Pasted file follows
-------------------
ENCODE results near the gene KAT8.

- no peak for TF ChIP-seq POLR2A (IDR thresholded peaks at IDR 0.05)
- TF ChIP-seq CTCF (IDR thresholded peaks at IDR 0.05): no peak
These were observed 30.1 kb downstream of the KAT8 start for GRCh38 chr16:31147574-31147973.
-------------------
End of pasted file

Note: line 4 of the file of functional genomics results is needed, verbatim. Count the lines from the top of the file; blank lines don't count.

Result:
These were observed 30.1 kb downstream of the KAT8 start for GRCh38 chr16:31147574-31147973.